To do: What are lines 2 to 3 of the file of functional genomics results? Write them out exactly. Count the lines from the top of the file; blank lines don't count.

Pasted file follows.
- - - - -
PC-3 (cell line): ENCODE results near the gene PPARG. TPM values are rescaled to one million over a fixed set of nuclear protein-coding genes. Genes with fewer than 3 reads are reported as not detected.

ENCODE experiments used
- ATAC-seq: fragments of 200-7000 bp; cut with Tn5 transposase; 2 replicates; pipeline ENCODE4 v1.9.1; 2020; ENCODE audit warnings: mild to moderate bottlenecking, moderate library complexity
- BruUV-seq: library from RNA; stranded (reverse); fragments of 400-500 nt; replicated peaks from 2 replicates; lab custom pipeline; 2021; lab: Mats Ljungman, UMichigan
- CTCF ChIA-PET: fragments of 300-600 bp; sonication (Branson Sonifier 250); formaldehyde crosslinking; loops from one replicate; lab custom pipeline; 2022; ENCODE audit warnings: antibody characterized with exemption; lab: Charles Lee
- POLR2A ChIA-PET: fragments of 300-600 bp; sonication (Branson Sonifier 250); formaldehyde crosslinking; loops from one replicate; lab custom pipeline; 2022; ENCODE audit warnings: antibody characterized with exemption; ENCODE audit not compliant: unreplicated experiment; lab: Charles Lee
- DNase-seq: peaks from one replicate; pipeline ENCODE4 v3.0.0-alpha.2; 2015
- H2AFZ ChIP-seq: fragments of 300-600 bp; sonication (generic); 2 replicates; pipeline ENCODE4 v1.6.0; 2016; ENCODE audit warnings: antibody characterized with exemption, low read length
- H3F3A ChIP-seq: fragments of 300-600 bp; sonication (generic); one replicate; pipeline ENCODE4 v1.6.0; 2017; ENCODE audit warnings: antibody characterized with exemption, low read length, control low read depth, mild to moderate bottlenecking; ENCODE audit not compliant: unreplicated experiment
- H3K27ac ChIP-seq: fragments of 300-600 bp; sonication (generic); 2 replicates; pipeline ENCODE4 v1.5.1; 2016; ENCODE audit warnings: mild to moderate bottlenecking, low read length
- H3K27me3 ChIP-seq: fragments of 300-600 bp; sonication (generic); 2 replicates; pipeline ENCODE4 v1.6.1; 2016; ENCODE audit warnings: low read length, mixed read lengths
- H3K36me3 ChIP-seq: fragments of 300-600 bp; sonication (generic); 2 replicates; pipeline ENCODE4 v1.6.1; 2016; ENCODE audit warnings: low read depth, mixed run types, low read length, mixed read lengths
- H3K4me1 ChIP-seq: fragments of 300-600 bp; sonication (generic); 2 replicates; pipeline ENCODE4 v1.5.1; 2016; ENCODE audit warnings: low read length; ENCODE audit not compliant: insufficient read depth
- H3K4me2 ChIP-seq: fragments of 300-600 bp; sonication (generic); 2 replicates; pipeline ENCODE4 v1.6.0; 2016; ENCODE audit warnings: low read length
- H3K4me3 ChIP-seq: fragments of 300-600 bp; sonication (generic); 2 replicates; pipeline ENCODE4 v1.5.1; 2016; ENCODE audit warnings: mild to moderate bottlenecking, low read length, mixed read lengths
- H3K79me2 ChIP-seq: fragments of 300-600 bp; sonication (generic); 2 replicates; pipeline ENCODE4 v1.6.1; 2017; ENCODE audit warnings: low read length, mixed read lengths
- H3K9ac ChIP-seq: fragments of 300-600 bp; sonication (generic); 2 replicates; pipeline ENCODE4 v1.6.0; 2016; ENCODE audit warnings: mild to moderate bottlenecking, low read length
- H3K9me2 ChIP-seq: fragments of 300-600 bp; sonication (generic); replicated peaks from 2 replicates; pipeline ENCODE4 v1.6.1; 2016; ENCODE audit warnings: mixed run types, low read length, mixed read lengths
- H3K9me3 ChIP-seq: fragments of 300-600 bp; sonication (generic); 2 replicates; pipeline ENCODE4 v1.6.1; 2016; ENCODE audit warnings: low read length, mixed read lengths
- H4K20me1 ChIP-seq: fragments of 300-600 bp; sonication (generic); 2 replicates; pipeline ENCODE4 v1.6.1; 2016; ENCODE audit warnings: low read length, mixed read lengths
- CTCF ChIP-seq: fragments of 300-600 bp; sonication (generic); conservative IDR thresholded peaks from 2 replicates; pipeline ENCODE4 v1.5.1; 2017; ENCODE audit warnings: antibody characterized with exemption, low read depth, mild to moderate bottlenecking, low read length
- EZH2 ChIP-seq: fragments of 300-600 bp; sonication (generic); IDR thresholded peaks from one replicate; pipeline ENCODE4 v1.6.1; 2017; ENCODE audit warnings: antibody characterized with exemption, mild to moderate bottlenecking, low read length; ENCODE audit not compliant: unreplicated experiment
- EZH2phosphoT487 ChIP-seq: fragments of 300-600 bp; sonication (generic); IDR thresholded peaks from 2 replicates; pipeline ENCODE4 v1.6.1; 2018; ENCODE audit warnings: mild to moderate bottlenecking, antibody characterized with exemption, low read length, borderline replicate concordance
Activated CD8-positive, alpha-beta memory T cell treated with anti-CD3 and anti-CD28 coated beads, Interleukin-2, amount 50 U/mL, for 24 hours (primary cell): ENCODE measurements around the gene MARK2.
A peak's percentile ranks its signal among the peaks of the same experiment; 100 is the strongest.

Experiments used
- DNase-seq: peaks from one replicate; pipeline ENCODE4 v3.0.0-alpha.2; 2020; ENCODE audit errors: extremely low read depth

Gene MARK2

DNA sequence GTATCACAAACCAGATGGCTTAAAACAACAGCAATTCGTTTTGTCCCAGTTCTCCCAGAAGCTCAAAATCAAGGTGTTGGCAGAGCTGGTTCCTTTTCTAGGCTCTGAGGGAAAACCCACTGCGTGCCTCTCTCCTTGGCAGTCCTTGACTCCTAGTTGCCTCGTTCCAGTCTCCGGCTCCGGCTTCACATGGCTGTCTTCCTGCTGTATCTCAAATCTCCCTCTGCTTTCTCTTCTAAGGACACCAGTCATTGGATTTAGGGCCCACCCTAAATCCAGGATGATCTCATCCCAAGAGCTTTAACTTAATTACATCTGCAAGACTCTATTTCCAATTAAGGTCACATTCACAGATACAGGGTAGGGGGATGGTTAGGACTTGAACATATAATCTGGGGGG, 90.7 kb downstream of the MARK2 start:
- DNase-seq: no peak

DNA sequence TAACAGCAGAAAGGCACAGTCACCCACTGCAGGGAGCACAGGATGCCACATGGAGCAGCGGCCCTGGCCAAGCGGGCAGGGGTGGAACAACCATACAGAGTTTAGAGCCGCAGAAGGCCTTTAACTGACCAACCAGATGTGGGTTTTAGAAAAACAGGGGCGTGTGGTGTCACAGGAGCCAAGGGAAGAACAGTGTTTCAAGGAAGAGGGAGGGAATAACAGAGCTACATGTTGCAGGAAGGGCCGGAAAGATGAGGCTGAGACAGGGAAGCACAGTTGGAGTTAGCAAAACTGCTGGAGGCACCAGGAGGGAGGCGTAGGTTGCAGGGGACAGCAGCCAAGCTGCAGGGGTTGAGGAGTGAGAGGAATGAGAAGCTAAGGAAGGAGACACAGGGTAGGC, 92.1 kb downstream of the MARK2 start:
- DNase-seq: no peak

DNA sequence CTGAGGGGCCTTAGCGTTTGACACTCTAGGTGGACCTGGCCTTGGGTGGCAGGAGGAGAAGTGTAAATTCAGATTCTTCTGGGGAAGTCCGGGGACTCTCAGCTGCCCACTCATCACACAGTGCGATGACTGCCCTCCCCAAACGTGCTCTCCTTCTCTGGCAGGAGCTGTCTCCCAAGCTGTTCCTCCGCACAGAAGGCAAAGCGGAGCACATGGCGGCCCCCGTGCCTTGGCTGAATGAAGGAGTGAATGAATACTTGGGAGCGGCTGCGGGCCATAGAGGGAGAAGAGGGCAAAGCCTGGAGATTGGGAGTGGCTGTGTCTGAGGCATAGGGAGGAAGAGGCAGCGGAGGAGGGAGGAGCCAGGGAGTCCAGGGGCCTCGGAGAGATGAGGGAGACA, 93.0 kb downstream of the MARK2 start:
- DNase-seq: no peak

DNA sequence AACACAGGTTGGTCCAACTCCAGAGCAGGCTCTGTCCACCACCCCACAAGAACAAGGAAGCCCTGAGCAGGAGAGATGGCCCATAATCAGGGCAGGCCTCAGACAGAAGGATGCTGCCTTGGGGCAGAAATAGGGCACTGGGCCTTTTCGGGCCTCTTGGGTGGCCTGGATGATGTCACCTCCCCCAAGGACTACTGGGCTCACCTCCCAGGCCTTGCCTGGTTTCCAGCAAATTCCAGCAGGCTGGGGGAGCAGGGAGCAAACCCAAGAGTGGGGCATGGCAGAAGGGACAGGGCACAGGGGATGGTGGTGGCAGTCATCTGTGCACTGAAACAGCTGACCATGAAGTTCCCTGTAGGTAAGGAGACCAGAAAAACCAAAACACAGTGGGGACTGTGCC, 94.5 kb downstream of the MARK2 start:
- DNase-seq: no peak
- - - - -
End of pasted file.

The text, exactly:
ENCODE experiments used
- ATAC-seq: fragments of 200-7000 bp; cut with Tn5 transposase; 2 replicates; pipeline ENCODE4 v1.9.1; 2020; ENCODE audit warnings: mild to moderate bottlenecking, moderate library complexity